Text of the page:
An Open Letter To Customer Service Managers

Dear Customer Service Manager,

I am your customer. I am not happy. I have been made to wade through computerized phone menu hell, where there is no option that says “If you’d like to speak with an actual live human being, press Zero”. In fact, if you press zero, your computerized phone menu hell hangs up the call. This is wrong.

After I’d waded through computerized phone menu hell, killing 10 minutes of time that could have been better served actually, um, servicing the customer (that’s me), I was connected to an agent for whom English was clearly the 4th or 5th language in her repertoire, and compensated for a lack of ability in the language by speaking softly at a low volume. This is wrong. I am your customer. I am in North America. I speak American English, but can handle British, Canadian, and Australian English without difficulty. I can sometimes even understand Punjabi English, but my skills in Hindi are notably lacking. The Customer Service agents you Manage should be fluent in the language of the customers they are serving.

Perhaps exacerbated by the lack of skill with the language, the agent also did not grasp that the in-home service contract I paid for covers… yes,  in-home service on the products I purchased from your company. It does not cover parts only, leaving the customer (that’s me) to dive into the bowels of my (in this case) not-quite-2-years-old, US$1400-retail-price refrigerator to replace the icemaker on my own *or* pay the technician to repair the refrigerator. It does not mean that the home service call (“Yes, that’s a refrigerator.”) is free but the actual repair costs me money (“Oh, you want me to use tools? Get out your credit card”). This is wrong.

Customer service means that when the customer (that’s me) asks to speak with someone on this continent, the agent should connect the customer (that’s me) with someone on this continent with all possible speed. The customer service agent should not put the customer (that’s me) on hold for 25 minutes before eventually transferring to me to an even deeper circle of computerized phone menu hell where the computer presented options but did not understand the response, which prompted the computer to hang up on the customer (that’s me). This is wrong.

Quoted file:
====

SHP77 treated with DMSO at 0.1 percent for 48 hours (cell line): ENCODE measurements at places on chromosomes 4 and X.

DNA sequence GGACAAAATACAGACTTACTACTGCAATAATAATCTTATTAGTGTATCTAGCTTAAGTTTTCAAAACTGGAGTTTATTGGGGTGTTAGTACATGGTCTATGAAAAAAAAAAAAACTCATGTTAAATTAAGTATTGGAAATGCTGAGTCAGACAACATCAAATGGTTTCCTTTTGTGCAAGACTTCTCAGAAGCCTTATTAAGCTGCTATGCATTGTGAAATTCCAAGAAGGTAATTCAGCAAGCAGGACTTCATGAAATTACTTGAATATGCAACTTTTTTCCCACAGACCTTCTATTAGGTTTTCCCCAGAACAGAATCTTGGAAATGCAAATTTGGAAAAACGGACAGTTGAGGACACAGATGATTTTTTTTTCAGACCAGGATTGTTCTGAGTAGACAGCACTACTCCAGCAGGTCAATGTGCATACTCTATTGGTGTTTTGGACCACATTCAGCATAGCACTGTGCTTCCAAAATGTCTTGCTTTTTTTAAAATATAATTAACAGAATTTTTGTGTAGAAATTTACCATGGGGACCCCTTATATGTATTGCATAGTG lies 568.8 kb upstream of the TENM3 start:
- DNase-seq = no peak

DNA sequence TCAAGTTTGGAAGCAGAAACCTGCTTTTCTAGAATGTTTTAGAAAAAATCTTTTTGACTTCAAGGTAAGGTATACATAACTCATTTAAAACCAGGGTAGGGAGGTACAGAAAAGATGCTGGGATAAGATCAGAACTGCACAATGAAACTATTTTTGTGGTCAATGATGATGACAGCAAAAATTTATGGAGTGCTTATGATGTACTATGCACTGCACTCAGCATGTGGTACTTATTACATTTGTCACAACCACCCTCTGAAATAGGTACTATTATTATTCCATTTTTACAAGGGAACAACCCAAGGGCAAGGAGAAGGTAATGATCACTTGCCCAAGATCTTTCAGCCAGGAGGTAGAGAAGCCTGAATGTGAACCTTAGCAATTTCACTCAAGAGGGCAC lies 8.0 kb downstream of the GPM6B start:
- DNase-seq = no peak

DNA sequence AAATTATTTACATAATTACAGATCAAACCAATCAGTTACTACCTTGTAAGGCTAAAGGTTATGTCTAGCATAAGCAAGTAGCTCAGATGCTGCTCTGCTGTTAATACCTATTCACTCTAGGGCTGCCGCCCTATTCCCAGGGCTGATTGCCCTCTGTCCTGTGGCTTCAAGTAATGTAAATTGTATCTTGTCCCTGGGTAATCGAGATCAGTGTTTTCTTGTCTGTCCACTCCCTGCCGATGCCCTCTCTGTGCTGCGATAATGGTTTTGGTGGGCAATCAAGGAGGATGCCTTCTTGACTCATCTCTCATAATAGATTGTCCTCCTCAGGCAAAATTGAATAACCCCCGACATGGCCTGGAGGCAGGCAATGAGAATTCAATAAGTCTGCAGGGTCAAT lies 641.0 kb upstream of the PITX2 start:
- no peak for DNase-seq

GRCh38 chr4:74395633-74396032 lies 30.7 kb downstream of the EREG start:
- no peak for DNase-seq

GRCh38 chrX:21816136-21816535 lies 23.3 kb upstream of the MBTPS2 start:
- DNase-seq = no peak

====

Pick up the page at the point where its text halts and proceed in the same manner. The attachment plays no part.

Customer service means that when the customer (that’s me) calls back for the fourth time, wades yet again through computerized phone menu hell, and eventually gets another customer service agent, and the customer (that’s me) asks immediately to speak with a North American-based supervisor, I do not want to be lied to in barely-comprehensible Punjabi English that they are in North America, and no supervisors are available. This is wrong.

Customer service also means that when the customer service agent asks “What time is convenient for you?”, and the customer (that’s me) answers “Saturdays or weekdays after 5pm”, the customer service agent should make an appointment for one of those stated days/times. It does not mean repeatedly suggesting that either “Tuesday, between 8am and noon” or “Tuesday, between 1pm and 5pm” are the only valid responses, particularly after I have already stated quite clearly that “Tuesday is not a possibility for me, except after 5pm.” This is wrong.